Love or hate him Henson stirs strong feelings from friends and foes alike

March 03, 1996|By JoAnna Daemmrich

PUBLIC ADMINISTRATORS tend to abide by the same standard: They should be competent but not flashy, loyal but not overtly political, articulate but not argumentative. And they should never get more publicity than their boss.

But Dan Henson is a man who likes to break the rules.

From the moment he took the job, Baltimore's housing chief has commanded constant attention, intriguing critics and supporters alike, rivaling the mayor in creating headlines. He's been at the center of one controversy after the next. He's infuriated City Council members, captivated admirers in the city's poorest neighborhoods and drawn both sharp rebukes and awards of millions in grants from the federal government.

In many ways, as he starts his third year after being reconfirmed by the City Council on Monday night, Mr. Henson has lived up to the hopes and fears that accompanied his appointment to head Baltimore's twin housing agencies.

"There's no middle ground. People either love him or hate him," says Councilwoman Lois A. Garey, after chairing a six-hour council hearing on whether to keep Mr. Henson.

In early 1993, at a time when Mr. Henson was busy expanding his portfolio of developments, Mayor Kurt L. Schmoke turned to him for help to rejuvenate a housing administration in disarray. Tenants were refusing to pay rent in the crumbling, drug-infected housing projects. The waiting list for subsidized housing had reached a record 32,000 families, and millions in federal aid for neighborhood projects had gone unspent.

From the start, Mr. Henson, the first developer to become housing commissioner, won praise for his energy, his business sense and his impatience to get things done. But critics worried about his abrasive style and wondered whether his background would create conflicts and whether he would politicize the housing administration.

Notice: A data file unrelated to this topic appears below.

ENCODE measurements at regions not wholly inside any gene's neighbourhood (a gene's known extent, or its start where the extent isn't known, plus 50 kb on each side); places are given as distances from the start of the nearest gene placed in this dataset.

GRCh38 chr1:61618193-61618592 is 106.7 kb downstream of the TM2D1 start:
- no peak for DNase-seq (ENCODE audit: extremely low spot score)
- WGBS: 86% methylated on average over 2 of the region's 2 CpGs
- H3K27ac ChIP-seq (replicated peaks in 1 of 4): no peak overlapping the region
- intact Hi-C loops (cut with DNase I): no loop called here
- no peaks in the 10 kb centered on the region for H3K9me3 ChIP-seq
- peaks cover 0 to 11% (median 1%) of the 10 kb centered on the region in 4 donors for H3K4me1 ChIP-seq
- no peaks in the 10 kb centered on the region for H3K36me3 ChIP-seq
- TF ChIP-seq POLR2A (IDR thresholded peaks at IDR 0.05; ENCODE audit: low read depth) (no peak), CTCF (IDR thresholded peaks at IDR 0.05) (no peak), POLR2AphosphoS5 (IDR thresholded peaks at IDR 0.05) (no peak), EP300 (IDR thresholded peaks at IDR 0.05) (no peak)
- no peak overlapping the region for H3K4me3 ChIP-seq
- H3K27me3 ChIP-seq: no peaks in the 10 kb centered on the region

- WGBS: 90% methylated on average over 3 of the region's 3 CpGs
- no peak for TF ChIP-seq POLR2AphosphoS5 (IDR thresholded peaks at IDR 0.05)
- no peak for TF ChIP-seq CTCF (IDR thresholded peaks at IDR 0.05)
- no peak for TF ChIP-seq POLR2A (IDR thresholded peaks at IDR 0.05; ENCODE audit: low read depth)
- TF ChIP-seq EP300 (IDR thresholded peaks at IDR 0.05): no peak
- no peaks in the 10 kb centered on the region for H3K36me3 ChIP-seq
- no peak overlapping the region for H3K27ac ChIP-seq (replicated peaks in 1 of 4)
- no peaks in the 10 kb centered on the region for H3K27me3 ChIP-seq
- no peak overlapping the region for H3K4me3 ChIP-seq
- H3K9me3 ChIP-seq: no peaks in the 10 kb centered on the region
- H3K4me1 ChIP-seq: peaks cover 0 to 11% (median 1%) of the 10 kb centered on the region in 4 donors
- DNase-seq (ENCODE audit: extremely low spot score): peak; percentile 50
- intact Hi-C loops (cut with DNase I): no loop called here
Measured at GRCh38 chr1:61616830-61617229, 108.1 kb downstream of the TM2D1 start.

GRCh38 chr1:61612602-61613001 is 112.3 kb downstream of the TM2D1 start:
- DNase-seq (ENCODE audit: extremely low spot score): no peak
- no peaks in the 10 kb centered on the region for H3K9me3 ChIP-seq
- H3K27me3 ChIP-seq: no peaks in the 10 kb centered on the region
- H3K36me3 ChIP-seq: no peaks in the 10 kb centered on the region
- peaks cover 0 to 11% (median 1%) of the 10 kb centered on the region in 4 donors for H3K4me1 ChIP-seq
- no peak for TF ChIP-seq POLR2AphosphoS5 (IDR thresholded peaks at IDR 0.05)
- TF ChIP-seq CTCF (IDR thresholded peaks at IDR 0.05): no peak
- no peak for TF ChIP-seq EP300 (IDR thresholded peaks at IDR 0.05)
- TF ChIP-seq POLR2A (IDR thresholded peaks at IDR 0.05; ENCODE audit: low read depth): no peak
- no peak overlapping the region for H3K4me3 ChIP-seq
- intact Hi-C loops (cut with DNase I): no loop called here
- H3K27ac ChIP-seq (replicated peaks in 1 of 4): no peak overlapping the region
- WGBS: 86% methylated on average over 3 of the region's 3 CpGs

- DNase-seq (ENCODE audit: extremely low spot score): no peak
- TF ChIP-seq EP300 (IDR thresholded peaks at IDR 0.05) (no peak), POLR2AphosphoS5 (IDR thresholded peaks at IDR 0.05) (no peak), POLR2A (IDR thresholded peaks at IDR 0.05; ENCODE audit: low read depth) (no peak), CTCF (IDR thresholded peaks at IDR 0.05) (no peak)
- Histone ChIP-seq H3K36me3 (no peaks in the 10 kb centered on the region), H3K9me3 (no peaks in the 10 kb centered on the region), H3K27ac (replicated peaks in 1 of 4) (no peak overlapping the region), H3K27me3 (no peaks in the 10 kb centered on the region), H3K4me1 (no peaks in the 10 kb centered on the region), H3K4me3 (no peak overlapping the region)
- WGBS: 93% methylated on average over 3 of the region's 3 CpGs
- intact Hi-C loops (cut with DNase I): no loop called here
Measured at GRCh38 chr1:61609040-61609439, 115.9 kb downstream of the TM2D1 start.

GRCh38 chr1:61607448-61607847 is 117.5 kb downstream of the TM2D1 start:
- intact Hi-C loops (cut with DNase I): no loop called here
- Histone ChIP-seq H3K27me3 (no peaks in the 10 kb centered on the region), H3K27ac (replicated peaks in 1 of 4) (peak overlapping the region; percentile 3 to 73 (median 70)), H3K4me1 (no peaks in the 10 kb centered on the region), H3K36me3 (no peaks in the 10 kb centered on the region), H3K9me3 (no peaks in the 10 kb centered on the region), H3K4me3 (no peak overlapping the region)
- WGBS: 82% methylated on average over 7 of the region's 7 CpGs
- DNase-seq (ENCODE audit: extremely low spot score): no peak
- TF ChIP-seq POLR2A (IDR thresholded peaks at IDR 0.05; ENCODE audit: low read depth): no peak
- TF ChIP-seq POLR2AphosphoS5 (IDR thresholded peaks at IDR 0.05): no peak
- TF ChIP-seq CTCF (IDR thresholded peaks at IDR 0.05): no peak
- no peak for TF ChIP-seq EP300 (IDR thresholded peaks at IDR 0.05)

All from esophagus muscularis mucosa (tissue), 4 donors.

Almost everything came true since Mr. Henson, 52, took over the Department of Housing and Community Development and the Housing Authority of Baltimore City.

The impetuous, creative Dan Henson lost little time in getting the entrenched bureaucracy moving. The political, controlling Dan Henson has shown a rough side at times in tracking the mayor's friends and enemies. The fast-paced, rule-breaking Dan Henson has attracted federal scrutiny and been caught up in scandals.

In his early days, Mr. Henson organized a crash cleanup of the worst of Baltimore's public housing developments and laid the groundwork for his most ambitious plans: to transform the four high-rise campuses where poor black families had historically been segregated.

Mr. Henson, who lived as a child in a West Baltimore housing development, mapped out a $293 million effort to overhaul the four high-rise developments that were home at the time to 2,700 families, mostly impoverished women with young children. The outdated and dangerous high-rise projects -- two on the west side and two on the east side -- will be replaced with modern communities of townhouses, health clinics and day-care centers.

Last August, a beaming Mr. Henson stood on a podium with the mayor and other officials to watch the spectacular end of Lafayette Courts in East Baltimore. Two months later, he told a cheering crowd that Lexington Terrace on the west side would be demolished next.

Mayor Schmoke credits the planned high-rise overhaul as his housing chief's biggest success, saying, "It was not an easy task at all. I think residents of public housing will benefit for years to come from his vision."

But the fireworks have been overshadowed by the repeated troubles of Mr. Henson's housing administration. For much of his tenure, Mr. Henson has been defending a $25.6 million program in which he doled out taxpayer money to contractors without competitive bids to repair rundown homes. The no-bid repair program became the focus of a federal audit, City Council hearings and an ongoing federal corruption investigation.

Federal auditors who made a spot check in the fall of 1993 found money wasted on shoddy work, inflated costs and bogus bills. And six people involved in the program have been convicted of bribery in the continuing probe by the FBI and U.S. Attorney's Office.

Councilman Martin O'Malley, who tried to investigate the no-bid effort but was thwarted by the Schmoke administration, still is fuming. Mr. Henson, he says, has "utter contempt for any accountability to how he runs his department or expends public funds to help poor people."

Other controversies followed. Mr. Henson came under criticism for the poor results of an auction of vacant houses and for a quickly arranged deal with Struever Bros. Eccles & Rouse, the development company in which he was a former partner. Last November, the federal government found the city had violated procurement rules in hiring the Nation of Islam Security Agency to patrol the high-rise buildings and ordered the contract revoked.

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